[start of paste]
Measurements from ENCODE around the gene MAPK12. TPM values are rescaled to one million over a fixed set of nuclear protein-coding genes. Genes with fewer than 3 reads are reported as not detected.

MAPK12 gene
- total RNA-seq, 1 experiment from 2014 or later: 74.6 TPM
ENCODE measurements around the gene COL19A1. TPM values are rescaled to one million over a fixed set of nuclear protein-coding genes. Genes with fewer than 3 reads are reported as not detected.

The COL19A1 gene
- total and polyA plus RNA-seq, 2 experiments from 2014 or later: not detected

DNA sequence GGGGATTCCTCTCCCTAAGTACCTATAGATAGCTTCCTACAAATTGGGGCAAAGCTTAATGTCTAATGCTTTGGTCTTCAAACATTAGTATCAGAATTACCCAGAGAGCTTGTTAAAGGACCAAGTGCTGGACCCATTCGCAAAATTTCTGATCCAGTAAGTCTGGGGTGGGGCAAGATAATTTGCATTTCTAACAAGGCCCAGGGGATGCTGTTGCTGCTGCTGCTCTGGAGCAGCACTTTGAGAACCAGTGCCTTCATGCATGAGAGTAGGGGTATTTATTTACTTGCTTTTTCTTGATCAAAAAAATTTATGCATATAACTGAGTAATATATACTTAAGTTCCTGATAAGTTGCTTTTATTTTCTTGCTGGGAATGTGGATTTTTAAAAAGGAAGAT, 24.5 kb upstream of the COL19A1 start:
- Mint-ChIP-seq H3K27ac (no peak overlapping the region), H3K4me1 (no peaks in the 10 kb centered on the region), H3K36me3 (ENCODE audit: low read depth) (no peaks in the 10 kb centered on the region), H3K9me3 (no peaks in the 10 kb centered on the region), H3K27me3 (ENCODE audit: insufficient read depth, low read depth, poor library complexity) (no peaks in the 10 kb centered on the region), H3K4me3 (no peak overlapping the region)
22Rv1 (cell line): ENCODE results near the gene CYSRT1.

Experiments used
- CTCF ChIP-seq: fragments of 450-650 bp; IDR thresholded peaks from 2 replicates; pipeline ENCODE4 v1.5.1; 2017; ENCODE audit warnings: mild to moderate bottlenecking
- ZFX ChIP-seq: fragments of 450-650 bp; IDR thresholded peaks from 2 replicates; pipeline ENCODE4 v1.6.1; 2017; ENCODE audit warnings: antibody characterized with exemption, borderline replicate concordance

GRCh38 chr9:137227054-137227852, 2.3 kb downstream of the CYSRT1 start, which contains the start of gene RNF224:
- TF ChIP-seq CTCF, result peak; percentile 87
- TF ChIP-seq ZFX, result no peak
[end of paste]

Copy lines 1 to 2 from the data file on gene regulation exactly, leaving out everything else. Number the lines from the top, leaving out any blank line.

Measurements from ENCODE around the gene MAPK12. TPM values are rescaled to one million over a fixed set of nuclear protein-coding genes. Genes with fewer than 3 reads are reported as not detected.

MAPK12 gene